Tricks of the Trade: June 2012

Mario Fortin
May 29, 2012
Written by
Ciabatta is a wonderful bread that was born in Lombardy, in northern Italy. Today, this bread has became almost as popular as the French baguette. Ciabatta is a bread with thousands of possibilities. Its homemade artisan appearance is original and does not pass unnoticed around the world.

bread  
The moisture content of ciabatta has to be between 75 and 80 per cent to give it a honeycombed crumb.
 
In Italian, Ciabatta means “slipper.” In Italy, we make it in all the sizes because the bread is sold by weight rather than by unit. Here, our market is different and breads are presented in identical formats according to the weight in order to create a standard price.

Ciabatta is not only wonderful on the outside. Inside, this bread stands out with its magnificently honeycombed crumb. One of the secrets of the success of ciabatta is its moisture content, which has to be between 75 and 80 per cent based on the weight of flour.
The original composition of Italian ciabatta is: wheat flour (usually not cleared), rye flour, water, yeast or (pre-ferment), salt, malt flour and sometimes a dough improver. The olive oil is added only to work the dough, which will be rather smooth and sticky. It is for that reason that it is best to use a plastic bowl coated with olive oil to deposit the dough for the first bulk fermentation.

In Europe, bread is bought not only every day but often at every meal. Here, some people add olive oil to the dough because we look for the longer shelf life needed because of the distribution chains. The oil is not necessary but it will help to prolong the life expectancy and will improve a little of the softness and taste.

Here are guidelines for making ciabatta. After the first bulk fermentation, pour the dough on an abundantly floured surface. From there you will cut breads in pieces of your desired thickness and deposit them on a cloth or pan according to the type of oven used. Ciabatta appears in several formats but the most popular are the individual portion (60 to 100 grams) or the big size of 200 to 300 grams. Some make it into a stretched out shape and call it a “ciabatta baguette,” which is not shaped but only stretched. Industrial bakeries use an automatic stress-free line to cut the dough, preventing shrinkage.

After the final fermentation, you will have to turn over the dough rolls by stretching them a little just before they are put into the oven. When dough rolls ferment, the face of the bottom is wetter than the top. That is why you turn them, so that the crust is very crunchy even if it is floured. We also stretch dough rolls to prevent ciabatta from having too much volume. This makes ciabatta part of the flat breads family.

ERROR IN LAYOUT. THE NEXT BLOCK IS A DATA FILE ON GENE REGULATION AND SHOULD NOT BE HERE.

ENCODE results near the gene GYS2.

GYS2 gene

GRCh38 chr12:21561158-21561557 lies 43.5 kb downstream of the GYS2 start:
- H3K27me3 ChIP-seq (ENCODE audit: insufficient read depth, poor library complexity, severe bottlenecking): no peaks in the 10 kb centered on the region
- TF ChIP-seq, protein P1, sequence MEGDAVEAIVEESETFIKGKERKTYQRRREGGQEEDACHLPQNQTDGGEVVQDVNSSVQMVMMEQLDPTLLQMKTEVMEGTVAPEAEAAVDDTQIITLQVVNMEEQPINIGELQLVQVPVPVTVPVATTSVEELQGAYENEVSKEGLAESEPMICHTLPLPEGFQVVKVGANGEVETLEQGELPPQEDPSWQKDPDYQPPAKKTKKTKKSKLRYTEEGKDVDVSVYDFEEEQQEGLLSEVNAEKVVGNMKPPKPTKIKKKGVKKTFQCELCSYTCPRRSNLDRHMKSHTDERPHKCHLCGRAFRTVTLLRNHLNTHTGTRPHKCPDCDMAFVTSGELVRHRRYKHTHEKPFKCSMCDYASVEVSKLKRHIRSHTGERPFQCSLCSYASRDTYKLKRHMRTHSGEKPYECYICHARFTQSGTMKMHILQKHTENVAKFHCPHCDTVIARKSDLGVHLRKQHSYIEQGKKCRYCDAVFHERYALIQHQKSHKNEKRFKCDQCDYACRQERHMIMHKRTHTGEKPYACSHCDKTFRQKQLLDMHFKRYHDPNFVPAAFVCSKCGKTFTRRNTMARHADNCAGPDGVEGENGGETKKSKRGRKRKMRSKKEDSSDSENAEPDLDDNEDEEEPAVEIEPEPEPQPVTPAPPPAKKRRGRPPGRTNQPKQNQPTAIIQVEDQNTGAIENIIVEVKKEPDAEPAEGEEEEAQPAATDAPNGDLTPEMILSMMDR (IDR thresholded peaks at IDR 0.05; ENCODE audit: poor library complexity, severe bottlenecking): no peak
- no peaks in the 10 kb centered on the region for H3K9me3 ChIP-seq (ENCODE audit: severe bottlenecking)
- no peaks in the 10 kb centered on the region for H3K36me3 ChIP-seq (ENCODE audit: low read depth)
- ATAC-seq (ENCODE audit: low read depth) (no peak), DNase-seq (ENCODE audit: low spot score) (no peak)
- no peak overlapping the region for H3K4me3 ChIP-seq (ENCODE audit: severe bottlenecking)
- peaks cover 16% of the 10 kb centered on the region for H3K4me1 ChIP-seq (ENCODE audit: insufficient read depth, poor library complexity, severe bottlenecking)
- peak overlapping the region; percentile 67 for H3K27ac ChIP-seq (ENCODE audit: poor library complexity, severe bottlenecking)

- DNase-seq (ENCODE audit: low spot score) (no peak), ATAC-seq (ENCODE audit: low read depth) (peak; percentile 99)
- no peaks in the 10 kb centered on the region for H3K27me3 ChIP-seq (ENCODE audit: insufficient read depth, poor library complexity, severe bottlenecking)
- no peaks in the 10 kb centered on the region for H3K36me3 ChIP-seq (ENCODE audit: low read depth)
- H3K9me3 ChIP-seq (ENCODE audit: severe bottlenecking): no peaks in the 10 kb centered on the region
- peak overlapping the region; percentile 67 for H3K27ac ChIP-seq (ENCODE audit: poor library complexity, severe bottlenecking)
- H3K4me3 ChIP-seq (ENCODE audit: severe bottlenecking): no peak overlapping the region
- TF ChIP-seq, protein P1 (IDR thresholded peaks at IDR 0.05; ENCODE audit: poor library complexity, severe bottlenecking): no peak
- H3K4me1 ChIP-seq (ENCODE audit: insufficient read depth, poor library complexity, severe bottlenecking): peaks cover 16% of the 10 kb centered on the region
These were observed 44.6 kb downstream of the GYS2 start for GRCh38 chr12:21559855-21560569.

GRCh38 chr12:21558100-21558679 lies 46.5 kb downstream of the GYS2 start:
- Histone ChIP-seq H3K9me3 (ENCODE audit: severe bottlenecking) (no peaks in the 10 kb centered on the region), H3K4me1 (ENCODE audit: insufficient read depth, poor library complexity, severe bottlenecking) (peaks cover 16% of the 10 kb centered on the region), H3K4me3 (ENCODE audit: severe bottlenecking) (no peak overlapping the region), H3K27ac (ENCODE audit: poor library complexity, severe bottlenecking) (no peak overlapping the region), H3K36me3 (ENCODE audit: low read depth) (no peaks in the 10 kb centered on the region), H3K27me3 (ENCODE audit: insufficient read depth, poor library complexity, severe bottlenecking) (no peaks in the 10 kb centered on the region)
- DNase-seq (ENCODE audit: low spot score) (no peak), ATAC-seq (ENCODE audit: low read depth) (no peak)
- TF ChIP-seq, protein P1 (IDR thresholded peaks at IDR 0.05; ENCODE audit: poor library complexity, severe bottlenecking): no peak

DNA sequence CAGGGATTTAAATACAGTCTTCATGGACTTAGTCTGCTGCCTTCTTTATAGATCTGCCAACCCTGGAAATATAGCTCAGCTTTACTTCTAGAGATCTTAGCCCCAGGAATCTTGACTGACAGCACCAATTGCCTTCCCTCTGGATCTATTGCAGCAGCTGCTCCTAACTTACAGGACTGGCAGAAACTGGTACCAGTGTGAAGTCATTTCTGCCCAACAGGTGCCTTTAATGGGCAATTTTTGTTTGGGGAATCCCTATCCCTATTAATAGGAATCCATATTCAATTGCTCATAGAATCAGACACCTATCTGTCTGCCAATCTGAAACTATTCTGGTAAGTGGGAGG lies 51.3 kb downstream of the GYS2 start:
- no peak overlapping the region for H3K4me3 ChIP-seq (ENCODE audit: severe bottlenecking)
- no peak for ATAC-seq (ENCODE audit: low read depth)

Several methods of production exist. The pre-ferments used to make Ciabatta are BIGA, poolisch, rye sour and natural sour, or levain, with varying fermentation times of 12, 16 or 24 hours before being added to the dough. The pre-ferments bring a more acid taste and flavour of fermentation. They also allow for the use of less yeast. The method of fermenting dough with a higher level of yeast will result in more of a yeast taste than the fermentation aroma.

The only way to make ciabatta at home is to mix the dough by hand, because bread making machines do not run fast enough. The flour absorbs so much water that it will make the dough difficult to get out. If we cut the water to have solid dough, it will not be ciabatta anymore, because water is the characteristic that marks this bread. The resting time brings the body to the dough.

Here are some definitions to demystify the differences between ciabatta, foccacia, fougasse and rustic bread, etc.

Ciabatta dough can be used to make foccacia, fougasse and rustic breads, especially if we have already added the olive oil. We often find the same ingredients in the composition of these breads. Ciabatta can be used to make a sandwich, or individually shaped and formed into a baguette. Foccacia is round or oval shaped, flattened and garnished with olive oil and vegetables on its surface before baking. We serve it warmed as an hors d’oeuvre, whereas the fougasse is characterized by holes with vegetables mixed into the dough. Some consider ciabatta a rustic bread because of the flour, which gives it a rustic look.

The name ciabatta has become so popular that today we use the name with profusion to associate very honeycombed bread of different flavours:
  • ciabatta bread rolls
  • ciabatta made with olive oil
  • ciabatta with black or green olives
  • ciabatta with sundried tomatoes
  • ciabatta with onions
  • ciabatta with herbs
  • ciabatta made with whole-wheat flour
Ciabatta can be bought fresh or frozen and keeps in a plastic bag. Warming an oven to 400 F / 205 C will restore its crunchy sound. We also use this bread under the press or the heating plate for the panini sandwiches. There are endless ways to enjoy ciabatta. Try one of them today!


Mario Fortin is an international bakery consultant and owner of FORMA-LAB, consulting services to Bakers and Suppliers. If you need technical information, send your question to info @forma-lab.com.

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